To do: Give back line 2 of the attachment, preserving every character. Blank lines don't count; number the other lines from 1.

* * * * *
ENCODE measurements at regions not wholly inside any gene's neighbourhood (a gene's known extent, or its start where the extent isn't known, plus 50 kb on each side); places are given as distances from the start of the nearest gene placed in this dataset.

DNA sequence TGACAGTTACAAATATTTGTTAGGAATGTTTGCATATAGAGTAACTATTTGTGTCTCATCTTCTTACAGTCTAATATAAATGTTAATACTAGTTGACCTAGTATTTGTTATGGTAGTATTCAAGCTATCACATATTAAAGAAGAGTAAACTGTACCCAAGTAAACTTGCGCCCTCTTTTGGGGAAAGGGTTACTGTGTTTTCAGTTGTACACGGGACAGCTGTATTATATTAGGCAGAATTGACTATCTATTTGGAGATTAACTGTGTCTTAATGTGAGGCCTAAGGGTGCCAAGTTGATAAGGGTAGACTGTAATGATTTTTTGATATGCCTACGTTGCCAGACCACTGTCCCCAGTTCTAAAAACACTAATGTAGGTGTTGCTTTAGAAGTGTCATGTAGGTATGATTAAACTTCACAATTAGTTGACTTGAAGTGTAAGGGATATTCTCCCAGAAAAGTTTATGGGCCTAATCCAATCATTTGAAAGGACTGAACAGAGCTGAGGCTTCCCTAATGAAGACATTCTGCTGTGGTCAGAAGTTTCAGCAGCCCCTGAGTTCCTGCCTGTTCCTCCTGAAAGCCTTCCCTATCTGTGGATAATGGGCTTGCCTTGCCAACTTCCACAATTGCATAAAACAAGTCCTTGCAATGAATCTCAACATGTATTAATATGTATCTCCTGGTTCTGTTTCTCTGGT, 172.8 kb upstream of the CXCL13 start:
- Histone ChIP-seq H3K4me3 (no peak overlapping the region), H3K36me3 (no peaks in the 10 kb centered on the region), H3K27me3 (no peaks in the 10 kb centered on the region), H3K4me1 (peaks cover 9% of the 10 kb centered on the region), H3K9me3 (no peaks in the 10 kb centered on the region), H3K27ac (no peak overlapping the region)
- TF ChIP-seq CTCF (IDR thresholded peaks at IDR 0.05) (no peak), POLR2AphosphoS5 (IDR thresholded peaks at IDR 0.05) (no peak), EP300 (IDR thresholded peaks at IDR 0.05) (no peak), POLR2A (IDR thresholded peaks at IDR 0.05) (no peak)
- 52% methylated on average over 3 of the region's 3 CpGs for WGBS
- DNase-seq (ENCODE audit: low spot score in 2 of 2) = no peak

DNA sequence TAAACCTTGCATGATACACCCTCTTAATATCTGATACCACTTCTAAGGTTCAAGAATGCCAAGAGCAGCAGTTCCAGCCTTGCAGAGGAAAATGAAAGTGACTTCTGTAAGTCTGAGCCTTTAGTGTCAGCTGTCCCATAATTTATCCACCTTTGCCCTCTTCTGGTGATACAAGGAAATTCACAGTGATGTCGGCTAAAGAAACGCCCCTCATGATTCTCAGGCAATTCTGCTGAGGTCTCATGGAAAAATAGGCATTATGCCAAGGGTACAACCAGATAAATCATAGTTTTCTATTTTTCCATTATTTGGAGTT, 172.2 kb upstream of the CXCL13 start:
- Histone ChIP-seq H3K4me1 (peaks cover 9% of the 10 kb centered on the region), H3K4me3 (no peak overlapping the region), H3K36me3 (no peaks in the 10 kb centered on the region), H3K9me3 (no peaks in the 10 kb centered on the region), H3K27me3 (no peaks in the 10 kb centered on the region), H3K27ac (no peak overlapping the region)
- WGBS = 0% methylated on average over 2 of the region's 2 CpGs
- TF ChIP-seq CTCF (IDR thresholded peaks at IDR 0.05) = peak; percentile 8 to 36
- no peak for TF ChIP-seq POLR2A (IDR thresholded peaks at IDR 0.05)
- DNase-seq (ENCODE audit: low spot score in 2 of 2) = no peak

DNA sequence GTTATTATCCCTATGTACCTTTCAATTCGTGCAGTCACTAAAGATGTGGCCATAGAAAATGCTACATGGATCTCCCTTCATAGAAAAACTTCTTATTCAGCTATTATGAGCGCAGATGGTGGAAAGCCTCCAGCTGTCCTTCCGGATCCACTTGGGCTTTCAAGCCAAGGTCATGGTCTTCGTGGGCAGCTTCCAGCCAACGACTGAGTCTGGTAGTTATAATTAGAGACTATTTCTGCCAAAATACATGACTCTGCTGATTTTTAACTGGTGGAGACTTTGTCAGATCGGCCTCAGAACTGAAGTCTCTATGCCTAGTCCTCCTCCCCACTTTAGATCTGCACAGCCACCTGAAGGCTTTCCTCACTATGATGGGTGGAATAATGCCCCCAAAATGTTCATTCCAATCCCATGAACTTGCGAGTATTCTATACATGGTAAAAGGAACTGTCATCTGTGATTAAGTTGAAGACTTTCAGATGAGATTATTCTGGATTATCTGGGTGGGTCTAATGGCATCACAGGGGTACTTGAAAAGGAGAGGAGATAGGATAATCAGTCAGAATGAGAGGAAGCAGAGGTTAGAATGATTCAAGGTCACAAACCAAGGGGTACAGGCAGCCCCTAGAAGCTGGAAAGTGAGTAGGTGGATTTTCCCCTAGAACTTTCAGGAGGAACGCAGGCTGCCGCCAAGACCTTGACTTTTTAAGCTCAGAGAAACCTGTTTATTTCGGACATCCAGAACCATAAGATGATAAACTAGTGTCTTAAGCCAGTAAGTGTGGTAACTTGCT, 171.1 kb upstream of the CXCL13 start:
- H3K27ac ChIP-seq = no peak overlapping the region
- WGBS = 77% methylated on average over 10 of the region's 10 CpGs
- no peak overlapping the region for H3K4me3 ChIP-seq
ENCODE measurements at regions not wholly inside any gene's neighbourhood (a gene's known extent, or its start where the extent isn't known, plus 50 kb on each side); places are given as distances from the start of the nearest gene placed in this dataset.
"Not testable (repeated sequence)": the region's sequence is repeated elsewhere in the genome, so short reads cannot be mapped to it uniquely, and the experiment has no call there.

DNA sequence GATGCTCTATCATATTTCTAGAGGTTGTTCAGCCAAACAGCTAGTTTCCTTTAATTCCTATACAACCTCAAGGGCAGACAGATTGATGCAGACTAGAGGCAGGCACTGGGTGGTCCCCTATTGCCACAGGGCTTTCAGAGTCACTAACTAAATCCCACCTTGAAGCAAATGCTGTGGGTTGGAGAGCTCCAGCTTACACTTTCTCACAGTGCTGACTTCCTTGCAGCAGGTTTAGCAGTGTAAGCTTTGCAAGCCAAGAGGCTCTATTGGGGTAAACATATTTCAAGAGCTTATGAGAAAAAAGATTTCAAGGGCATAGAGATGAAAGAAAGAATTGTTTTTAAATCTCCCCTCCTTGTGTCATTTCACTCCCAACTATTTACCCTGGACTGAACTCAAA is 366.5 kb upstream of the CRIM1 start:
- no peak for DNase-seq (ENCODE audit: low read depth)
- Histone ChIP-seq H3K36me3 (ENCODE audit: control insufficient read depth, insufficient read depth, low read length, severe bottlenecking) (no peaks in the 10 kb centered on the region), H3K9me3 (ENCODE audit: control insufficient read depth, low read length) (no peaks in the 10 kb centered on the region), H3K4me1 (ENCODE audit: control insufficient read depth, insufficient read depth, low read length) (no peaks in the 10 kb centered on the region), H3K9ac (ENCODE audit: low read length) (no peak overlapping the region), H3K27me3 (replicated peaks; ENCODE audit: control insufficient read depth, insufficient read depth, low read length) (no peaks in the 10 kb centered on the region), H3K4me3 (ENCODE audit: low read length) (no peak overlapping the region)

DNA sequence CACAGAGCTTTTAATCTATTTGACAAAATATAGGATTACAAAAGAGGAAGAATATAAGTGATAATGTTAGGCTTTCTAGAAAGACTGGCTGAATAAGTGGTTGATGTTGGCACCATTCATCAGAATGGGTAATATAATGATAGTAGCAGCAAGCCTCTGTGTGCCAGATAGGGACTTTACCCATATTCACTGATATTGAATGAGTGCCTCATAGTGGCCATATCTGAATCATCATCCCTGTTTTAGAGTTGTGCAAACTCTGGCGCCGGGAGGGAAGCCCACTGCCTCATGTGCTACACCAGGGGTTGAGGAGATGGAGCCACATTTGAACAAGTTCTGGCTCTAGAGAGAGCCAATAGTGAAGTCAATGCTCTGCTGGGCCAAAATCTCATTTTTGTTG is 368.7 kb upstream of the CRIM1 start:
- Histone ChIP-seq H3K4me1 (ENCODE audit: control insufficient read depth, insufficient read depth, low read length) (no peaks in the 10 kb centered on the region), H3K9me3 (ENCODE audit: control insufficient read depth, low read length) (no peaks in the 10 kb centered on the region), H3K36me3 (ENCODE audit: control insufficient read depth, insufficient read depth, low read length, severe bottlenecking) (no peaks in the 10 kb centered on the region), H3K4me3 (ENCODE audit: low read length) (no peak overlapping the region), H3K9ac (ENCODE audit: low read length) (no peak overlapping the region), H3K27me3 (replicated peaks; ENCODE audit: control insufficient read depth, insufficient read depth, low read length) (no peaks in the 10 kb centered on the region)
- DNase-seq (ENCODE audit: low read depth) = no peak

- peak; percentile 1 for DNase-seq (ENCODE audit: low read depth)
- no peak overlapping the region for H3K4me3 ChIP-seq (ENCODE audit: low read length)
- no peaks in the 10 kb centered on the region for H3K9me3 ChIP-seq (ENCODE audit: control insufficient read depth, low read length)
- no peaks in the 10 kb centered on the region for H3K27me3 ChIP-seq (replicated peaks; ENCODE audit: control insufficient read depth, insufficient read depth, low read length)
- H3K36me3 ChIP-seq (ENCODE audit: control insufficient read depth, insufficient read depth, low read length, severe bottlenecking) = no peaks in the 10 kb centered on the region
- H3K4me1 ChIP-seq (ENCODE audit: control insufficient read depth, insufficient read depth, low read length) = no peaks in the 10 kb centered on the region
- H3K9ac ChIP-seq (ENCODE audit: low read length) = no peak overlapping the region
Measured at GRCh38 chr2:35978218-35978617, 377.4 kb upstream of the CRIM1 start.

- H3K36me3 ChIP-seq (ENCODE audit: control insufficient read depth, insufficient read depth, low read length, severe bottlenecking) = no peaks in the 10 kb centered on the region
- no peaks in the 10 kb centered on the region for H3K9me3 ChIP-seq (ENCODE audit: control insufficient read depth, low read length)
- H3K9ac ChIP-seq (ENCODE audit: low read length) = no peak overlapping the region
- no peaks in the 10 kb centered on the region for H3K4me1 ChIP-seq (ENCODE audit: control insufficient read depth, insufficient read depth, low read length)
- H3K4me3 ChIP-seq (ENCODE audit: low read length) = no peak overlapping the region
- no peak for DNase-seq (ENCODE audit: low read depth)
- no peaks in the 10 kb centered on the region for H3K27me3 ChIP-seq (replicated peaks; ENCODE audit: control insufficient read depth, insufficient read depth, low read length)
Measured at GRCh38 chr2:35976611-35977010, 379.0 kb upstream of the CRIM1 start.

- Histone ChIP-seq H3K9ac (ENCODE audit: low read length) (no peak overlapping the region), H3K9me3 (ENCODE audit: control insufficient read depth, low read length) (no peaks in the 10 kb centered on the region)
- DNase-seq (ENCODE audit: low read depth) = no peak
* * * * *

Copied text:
DNA sequence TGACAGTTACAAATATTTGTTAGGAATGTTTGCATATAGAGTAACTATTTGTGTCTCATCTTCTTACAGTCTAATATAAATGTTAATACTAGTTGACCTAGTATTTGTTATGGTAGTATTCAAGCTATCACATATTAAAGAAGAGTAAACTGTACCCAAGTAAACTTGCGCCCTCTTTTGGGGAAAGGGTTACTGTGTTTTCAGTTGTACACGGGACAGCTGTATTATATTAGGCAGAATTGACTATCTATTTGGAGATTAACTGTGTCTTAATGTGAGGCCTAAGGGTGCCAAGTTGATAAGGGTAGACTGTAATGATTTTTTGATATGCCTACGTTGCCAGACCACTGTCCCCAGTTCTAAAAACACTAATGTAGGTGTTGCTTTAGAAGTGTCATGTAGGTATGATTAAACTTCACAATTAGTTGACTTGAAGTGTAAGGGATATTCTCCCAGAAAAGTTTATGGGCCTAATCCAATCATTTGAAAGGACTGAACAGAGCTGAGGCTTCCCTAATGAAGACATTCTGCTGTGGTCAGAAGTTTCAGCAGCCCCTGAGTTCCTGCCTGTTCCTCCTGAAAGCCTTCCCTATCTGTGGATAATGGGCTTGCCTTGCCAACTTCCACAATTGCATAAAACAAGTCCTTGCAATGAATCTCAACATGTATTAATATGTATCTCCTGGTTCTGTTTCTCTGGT, 172.8 kb upstream of the CXCL13 start: